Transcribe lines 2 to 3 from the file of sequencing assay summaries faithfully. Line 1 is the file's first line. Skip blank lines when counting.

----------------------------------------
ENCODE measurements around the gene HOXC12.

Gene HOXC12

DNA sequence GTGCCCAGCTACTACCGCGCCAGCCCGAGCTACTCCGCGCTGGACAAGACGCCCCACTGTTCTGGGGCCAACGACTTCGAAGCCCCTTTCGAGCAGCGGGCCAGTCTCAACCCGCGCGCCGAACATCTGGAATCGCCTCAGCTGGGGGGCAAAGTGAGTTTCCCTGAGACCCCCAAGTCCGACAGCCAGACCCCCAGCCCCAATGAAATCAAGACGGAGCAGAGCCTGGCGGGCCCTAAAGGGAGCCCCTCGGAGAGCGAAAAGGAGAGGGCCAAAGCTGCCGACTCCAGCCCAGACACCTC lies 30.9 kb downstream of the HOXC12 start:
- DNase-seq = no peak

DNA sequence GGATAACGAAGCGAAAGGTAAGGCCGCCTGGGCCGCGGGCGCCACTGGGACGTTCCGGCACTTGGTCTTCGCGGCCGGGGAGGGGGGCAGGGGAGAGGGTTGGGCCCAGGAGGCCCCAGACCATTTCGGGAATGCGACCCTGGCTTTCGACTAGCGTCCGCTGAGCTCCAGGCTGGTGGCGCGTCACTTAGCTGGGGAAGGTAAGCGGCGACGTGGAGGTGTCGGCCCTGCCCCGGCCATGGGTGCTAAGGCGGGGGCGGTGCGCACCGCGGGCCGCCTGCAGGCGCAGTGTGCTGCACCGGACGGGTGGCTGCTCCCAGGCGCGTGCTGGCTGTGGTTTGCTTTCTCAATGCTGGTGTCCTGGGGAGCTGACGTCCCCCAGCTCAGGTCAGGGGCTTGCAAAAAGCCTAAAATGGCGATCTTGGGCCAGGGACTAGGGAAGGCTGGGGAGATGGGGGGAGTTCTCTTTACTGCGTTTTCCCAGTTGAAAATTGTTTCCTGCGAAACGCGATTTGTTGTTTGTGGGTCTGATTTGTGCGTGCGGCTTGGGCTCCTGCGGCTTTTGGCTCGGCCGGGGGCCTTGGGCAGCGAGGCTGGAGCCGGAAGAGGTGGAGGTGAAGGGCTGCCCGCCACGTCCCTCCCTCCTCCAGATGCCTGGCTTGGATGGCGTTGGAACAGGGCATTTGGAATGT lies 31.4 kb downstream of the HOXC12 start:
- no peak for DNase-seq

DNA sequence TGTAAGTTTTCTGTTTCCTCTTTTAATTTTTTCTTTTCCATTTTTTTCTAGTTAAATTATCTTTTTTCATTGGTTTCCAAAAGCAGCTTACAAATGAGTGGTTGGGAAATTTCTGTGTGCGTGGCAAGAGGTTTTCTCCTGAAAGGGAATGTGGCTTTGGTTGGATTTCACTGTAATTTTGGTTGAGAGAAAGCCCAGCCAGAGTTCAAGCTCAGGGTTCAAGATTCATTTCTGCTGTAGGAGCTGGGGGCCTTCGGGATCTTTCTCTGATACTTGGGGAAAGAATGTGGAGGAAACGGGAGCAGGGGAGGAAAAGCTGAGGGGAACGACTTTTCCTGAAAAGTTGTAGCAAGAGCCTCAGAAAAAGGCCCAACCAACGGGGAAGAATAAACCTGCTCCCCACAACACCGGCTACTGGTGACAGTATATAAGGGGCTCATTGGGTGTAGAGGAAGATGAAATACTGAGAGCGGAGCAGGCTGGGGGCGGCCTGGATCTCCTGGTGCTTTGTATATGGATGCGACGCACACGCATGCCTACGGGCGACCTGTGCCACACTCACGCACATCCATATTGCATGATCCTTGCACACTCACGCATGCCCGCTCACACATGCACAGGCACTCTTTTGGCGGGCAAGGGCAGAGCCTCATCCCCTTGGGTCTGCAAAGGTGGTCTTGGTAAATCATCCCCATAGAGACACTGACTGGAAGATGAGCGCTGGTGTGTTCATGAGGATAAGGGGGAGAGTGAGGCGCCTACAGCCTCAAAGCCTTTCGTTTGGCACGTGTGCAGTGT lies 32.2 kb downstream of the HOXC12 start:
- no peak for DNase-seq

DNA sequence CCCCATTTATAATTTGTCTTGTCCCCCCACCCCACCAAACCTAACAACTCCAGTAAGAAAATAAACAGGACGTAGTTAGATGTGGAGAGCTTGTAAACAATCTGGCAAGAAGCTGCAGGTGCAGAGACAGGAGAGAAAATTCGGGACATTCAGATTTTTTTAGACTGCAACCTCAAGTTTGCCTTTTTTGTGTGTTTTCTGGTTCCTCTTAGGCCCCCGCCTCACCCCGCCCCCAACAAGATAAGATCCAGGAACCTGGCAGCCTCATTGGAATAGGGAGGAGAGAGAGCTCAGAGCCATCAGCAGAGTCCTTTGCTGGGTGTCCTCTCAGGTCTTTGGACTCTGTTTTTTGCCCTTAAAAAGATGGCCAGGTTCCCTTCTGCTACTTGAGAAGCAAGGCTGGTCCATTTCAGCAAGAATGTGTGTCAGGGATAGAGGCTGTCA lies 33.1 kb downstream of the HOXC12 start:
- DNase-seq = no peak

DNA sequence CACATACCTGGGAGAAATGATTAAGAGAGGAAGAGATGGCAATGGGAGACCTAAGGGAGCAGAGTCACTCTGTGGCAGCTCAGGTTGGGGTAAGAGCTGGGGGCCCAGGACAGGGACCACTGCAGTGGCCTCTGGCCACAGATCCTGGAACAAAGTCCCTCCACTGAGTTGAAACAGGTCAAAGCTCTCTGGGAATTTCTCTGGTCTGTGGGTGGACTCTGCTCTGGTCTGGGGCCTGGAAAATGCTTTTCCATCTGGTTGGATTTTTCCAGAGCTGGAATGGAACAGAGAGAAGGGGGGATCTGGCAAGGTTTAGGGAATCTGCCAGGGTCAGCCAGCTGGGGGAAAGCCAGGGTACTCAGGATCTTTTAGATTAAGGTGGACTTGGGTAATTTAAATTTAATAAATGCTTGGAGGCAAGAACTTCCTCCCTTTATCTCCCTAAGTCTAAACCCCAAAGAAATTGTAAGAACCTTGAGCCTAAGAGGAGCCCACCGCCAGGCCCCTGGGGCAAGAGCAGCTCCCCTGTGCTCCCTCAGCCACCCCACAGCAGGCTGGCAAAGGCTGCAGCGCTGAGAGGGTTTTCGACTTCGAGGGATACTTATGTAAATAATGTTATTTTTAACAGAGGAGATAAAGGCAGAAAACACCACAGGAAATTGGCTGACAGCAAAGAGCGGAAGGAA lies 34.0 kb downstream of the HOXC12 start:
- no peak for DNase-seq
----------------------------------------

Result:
Gene HOXC12

DNA sequence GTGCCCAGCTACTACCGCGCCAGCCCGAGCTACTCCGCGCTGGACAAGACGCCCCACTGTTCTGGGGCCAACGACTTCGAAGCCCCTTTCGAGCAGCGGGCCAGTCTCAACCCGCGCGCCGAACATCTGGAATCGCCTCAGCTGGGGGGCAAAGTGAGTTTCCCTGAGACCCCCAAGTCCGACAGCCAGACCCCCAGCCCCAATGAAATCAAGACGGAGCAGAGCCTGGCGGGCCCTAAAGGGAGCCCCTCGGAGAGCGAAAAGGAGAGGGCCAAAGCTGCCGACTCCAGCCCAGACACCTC lies 30.9 kb downstream of the HOXC12 start: